1 Answer | Asked in Employment Law and Employment Discrimination for Florida on
Q: Is it legal to fire someone who has a medical condition without a given reason

My friend who is currently going through chemotherapy was apparently suspended without pay from the company we work for because they allegedly cited he smelled like alcohol when apparently he didn't and he was suspended for also taking medication .

Rhiannon Herbert
Rhiannon Herbert
answered on May 11, 2022

Florida is an at-will employment state, meaning that workers can be terminated at any time and for any reason (or no reason at all). However, if your friend suspects he was targeted for termination based on his medical condition, he should speak with a Florida employment attorney about disability... Read more »

2 Answers | Asked in Employment Discrimination, Employment Law and Sexual Harassment for Kentucky on
Q: If a female is sexually harassed by her boss at they’re place of work and it is a corporate company what can she do?
Rhiannon Herbert
Rhiannon Herbert
answered on May 11, 2022

This individual should first make a written report of the instances of harassment to the company's HR department. If corrective action is not taken after this, this individual can next file a charge of discrimination with the Equal Employment Opportunity Commission (EEOC).

View More Answers

1 Answer | Asked in Employment Law for Texas on
Q: Husband's work asking for doctor's note to be changed to reflect all dates he was absent. Is this legal?

Basically, husband works for state and has tons of sick time. He used some and brought a doctor's note that said he could return next day. He was still sick and didn't come back til day after. Now they are threatening to write him up if he cannot provide a doctor's note to... Read more »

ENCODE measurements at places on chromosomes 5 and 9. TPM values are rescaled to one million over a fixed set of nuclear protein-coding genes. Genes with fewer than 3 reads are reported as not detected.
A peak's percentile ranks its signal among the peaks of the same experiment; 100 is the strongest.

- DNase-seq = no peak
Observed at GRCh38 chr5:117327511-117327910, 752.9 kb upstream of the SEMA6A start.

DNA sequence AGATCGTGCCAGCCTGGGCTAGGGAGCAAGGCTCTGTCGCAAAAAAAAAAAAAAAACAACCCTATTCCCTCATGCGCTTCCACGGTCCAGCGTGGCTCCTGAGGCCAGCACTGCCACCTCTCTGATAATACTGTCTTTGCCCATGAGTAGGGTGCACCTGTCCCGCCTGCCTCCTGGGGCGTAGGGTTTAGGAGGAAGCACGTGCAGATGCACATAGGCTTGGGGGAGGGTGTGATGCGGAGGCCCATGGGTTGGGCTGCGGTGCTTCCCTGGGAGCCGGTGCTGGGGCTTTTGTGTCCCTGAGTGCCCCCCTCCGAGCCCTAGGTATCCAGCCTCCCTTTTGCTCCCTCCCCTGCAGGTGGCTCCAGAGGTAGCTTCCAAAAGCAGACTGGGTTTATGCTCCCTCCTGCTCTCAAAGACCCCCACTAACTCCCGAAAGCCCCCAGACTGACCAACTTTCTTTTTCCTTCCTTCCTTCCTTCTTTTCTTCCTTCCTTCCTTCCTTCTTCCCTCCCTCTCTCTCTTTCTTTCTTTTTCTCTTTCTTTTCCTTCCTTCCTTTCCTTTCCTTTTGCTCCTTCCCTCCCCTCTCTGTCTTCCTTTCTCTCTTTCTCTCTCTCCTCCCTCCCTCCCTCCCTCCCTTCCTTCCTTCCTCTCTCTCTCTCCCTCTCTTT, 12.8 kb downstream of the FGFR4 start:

Rhiannon Herbert
Rhiannon Herbert
answered on May 3, 2022

Yes, employers are permitted to require documentation supporting the illness or injury if the employee takes time away from work due to an illness or injury.

1 Answer | Asked in Employment Law for California on
Q: I was just asked not to return to work for not working 7 straight days to include working 10 hours on Saturday

I'm a hourly permanent worker in Southern California

Rhiannon Herbert
Rhiannon Herbert
answered on May 3, 2022

There are no federal laws that set limits on the amount of hours in a day or week an employee can be required to work (assuming you are over the age of 18). Thus, your employer is permitted to require 7-day work weeks and/or 10+ hour work days and can terminate employees for attendance-related... Read more »

2 Answers | Asked in Employment Law for Virginia on
Q: can you sue a company for not giving you your cost of living raise
Rhiannon Herbert
Rhiannon Herbert
answered on Apr 26, 2022

Yes. Wage laws are generally only triggered if an individual's pay falls below the applicable minimum wage, or if they are not properly paid overtime for their hours worked over 40 in a workweek.

View More Answers

1 Answer | Asked in Employment Law for Texas on
Q: Can employer terminate you for missing 2 days of work due to not being paid ? I’m full time get paid biweekly hourly

My check was late so I didn’t show up for my shift for 2 days and was let go even though I wasn’t compensated for the hours worked the previous 2 weeks. One manager said I wasn’t and the other said I was

Rhiannon Herbert
Rhiannon Herbert
answered on Apr 26, 2022

Your employer is permitted to terminate your employment in this situation, but they are still responsible for paying you for the time you have worked.

2 Answers | Asked in Employment Law for Washington on
Q: cpr class scheduled during my normal sleep time against the law?

so i work nights and my employer has scheduled a cpr class during the time I'm supposed to be sleeping and I'm supposed to work a 12 hour shift that night can he fire me if i don't show up to the class, this is in Washington state if that helps